Laurel Harmon, Legal Assistant
May is National Mental Health Awareness Month. Mental health problems affect not just those with diagnosed mental illnesses. One in five adults will experience a mental health problem every year and one in twenty-five adults will experience a serious mental illness. When you are going through a difficult time, such as divorce and custody, your mental health can take a toll. Feelings of depression, anxiety, and anger are common during this time.
Tools That Can Help
When I am feeling anxious or depressed, the first thing I do is to call a loved one and work through my feelings; it always makes me feel better. Getting in touch with a therapist is another tool to combat mental health problems. Speaking with an unbiased person can be immensely beneficial. Therapists provide tips and tricks to ease your depression, anxiety, and other mental issues.
Another tool for mental health is exercise. You don’t need to lift weights in the gym or do two hours of intense cardio. You can do wonders by simply going for a walk. Psychologist Christina G. Hibbert, Psy.D. from the National Alliance on Mental Illness, reports on research showing that exercise can help alleviate symptoms of anxiety, depression, bad moods, stress, relationship problems, grief, and other negative effects on your mental health. When you exercise, your body increases the levels of serotonin and dopamine in the brain, which helps lead to a better mood. As the fictional Attorney Elle Woods, the lead character in Legally Blonde, says, “Exercise gives you endorphins. Endorphins make you happy. Happy people just don’t shoot their husbands. They just don’t!”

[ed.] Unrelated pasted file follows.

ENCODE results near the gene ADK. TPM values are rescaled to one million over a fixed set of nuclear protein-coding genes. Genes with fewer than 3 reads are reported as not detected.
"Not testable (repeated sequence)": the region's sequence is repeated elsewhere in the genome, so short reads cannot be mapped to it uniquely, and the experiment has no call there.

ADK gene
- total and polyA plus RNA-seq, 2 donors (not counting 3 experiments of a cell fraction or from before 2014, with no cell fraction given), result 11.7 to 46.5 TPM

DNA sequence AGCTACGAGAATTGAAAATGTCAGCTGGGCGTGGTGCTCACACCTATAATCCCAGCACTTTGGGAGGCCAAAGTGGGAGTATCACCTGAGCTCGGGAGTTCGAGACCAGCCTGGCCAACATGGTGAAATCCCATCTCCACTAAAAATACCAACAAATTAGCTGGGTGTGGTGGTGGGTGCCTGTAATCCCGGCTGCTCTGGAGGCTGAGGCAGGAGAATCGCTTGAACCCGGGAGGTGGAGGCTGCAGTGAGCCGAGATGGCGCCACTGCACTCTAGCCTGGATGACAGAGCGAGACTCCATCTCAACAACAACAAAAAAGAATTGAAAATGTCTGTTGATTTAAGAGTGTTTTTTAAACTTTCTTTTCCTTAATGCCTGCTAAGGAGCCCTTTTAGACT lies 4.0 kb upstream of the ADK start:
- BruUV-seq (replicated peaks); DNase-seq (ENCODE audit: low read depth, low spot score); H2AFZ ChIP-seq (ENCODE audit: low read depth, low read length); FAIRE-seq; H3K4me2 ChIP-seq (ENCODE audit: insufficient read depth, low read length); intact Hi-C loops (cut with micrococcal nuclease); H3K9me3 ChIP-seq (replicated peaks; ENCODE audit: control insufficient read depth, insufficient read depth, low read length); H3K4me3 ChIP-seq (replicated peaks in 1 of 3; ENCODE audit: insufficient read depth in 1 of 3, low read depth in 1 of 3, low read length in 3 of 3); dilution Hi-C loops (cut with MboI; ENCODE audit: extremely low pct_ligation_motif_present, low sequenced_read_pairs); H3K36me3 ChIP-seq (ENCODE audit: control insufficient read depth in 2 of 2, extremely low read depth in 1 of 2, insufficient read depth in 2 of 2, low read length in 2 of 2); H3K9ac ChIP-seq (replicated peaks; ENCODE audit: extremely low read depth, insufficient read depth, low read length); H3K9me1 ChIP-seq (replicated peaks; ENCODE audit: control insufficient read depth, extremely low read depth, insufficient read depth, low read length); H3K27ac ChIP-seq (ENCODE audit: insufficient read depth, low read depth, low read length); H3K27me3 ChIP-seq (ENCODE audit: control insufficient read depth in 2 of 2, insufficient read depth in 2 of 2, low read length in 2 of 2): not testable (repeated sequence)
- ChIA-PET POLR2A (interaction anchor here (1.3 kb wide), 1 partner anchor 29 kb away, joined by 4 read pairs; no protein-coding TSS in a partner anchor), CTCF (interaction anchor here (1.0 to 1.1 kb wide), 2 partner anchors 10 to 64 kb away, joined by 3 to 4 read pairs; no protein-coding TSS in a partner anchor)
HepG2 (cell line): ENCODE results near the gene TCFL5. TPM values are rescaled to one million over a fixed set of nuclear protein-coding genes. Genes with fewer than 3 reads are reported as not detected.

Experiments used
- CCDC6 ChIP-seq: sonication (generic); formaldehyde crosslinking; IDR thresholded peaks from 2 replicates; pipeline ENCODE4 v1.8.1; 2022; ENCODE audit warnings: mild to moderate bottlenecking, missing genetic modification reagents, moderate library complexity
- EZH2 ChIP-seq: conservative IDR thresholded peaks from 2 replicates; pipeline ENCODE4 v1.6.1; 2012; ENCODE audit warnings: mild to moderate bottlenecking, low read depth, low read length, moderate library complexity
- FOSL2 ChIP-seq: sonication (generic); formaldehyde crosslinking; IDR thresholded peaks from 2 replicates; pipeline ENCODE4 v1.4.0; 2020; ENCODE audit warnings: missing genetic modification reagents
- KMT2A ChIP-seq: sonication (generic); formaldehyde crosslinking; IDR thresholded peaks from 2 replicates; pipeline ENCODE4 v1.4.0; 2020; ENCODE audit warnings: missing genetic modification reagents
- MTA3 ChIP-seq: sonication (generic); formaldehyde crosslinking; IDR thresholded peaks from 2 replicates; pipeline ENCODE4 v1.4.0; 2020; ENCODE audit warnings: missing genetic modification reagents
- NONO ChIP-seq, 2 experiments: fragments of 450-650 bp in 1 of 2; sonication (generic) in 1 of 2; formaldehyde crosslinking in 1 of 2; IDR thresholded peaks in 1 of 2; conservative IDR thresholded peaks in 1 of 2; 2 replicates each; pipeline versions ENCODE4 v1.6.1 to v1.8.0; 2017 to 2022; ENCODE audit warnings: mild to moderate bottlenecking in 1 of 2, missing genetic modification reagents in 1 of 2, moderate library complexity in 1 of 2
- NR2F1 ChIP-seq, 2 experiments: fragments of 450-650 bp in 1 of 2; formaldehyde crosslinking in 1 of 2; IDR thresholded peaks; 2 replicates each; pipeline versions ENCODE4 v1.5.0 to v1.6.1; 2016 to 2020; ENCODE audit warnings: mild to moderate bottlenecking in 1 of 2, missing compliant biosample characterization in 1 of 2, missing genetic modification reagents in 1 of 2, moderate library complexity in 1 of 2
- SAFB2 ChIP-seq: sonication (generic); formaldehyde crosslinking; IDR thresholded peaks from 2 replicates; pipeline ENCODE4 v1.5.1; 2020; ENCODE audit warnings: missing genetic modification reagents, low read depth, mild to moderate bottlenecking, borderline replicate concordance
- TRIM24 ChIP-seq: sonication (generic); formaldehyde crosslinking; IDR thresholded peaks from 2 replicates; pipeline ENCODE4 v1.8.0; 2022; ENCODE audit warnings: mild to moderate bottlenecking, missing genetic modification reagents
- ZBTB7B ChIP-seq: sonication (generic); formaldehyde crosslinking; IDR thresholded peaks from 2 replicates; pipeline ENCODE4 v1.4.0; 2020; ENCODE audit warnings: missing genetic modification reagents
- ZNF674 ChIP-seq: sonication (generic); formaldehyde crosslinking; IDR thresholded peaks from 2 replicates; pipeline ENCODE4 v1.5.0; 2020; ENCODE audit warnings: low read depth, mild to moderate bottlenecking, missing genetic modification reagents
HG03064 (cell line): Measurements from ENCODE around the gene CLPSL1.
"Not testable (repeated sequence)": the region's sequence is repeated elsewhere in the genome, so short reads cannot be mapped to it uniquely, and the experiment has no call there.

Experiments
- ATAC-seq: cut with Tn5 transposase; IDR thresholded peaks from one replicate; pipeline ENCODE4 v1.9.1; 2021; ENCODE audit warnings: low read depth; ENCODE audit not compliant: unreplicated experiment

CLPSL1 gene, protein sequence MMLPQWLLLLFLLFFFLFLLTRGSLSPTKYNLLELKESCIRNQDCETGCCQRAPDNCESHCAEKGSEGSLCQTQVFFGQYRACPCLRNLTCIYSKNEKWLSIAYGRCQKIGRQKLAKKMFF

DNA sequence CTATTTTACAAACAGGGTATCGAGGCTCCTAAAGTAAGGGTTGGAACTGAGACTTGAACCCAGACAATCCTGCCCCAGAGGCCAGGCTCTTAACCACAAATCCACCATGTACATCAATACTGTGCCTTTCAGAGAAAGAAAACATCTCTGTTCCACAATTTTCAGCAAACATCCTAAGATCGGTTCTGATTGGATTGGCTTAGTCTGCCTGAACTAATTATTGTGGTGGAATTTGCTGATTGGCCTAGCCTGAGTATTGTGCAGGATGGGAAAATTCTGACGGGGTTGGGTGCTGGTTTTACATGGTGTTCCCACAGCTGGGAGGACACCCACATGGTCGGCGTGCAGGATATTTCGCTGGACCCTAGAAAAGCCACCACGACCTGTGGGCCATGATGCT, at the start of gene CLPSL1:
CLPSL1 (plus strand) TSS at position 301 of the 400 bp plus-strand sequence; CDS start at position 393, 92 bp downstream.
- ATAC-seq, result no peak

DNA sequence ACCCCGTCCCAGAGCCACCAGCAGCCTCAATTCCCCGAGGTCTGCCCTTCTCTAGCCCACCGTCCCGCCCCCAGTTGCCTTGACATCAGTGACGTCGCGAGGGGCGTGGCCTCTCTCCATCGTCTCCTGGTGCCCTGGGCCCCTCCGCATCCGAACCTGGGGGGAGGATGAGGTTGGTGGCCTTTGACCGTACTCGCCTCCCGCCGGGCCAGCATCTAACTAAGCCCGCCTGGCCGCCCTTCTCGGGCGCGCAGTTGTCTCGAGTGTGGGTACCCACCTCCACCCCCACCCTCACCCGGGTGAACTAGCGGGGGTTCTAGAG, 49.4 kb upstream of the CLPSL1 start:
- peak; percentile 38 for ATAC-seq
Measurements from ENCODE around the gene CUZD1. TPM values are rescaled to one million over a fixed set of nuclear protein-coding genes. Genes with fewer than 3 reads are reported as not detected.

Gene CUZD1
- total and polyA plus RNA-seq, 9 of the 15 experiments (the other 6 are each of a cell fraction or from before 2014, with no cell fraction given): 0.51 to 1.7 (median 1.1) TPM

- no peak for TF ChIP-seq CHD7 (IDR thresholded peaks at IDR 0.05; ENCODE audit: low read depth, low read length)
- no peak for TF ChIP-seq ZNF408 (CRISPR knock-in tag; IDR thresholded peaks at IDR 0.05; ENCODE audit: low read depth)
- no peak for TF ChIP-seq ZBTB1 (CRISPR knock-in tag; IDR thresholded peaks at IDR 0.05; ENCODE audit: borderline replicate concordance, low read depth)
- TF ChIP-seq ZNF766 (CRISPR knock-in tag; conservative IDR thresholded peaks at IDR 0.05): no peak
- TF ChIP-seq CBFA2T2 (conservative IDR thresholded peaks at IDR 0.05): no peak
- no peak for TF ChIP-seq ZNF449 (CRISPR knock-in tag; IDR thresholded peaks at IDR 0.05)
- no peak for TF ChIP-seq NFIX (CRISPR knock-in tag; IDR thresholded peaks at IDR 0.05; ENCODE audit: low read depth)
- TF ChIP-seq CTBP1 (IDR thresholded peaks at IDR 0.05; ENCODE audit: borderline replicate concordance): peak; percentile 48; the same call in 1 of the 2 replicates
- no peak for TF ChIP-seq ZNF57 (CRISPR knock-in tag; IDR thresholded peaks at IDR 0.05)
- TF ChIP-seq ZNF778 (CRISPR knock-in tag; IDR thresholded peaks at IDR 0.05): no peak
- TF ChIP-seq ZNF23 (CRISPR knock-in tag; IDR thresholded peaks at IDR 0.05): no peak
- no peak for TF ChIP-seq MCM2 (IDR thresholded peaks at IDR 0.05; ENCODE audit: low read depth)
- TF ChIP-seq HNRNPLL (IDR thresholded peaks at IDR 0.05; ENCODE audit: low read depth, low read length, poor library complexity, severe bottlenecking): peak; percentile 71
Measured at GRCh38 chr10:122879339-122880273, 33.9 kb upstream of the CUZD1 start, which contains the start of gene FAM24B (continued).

North Carolina has many mental health resources available for free. The state offers Mental Health, Developmental Disabilities, and Substance Abuse Services at this website. The Hope4NC Helpline (855-587-3463) is a free service available 24/7 to anyone living in North Carolina. Their mission is to help connect those experiencing mental health issues with support and resources. The National Suicide Prevention Lifeline (800-273-5543) is also available 24/7 and can help anyone experiencing a mental health crisis.
The stigma that once surrounded mental illness often precluded talking about one’s mental health in general. This left people to keep their issues to themselves for fear of judgment and ridicule. Our society has come a long way in eliminating that stigma, but we still have further to go. National Mental Health Awareness Month aims to bring to light the struggles that people face. The more we can normalize speaking out about mental health issues, the easier it gets for those who are suffering to get help. Remember that you are not alone.